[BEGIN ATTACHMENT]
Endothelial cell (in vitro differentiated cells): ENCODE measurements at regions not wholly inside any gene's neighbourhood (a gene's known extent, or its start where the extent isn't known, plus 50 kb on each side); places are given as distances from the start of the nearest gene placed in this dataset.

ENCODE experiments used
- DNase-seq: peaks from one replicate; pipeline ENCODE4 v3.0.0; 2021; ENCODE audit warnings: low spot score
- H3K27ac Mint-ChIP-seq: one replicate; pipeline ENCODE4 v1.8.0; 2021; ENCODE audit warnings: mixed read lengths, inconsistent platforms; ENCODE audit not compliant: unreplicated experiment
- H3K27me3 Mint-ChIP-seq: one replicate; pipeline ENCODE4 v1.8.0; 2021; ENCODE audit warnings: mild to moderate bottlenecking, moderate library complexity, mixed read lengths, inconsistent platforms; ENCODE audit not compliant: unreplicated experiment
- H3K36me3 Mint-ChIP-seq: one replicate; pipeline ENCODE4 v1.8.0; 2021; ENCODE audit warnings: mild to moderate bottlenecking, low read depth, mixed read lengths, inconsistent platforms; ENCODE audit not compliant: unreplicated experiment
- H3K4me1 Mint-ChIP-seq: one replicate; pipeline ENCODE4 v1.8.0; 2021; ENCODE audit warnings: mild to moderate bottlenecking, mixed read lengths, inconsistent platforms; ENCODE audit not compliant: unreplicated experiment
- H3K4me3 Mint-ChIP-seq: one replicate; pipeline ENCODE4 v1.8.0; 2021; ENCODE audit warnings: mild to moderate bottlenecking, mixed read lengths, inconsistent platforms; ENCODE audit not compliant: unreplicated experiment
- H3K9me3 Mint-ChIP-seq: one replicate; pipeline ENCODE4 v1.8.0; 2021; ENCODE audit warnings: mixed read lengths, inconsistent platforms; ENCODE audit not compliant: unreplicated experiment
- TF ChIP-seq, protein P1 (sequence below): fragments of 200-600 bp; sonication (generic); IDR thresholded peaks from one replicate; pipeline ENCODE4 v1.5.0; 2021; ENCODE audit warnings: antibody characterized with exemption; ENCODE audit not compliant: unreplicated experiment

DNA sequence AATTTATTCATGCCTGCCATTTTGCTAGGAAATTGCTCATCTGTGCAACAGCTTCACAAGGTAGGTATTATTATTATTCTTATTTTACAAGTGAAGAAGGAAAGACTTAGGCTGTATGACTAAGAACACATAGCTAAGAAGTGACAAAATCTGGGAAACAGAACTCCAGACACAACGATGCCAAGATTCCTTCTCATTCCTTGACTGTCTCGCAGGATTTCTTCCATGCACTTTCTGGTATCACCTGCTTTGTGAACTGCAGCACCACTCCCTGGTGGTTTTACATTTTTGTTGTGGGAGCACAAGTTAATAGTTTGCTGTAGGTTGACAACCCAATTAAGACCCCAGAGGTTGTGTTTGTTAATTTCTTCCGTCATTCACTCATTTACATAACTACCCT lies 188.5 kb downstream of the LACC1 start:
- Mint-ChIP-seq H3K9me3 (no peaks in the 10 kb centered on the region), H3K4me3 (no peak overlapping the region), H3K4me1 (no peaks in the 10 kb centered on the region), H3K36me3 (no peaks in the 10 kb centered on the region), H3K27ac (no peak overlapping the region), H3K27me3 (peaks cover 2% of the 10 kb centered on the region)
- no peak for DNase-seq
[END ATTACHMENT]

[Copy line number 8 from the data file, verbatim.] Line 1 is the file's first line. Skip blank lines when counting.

- H3K4me3 Mint-ChIP-seq: one replicate; pipeline ENCODE4 v1.8.0; 2021; ENCODE audit warnings: mild to moderate bottlenecking, mixed read lengths, inconsistent platforms; ENCODE audit not compliant: unreplicated experiment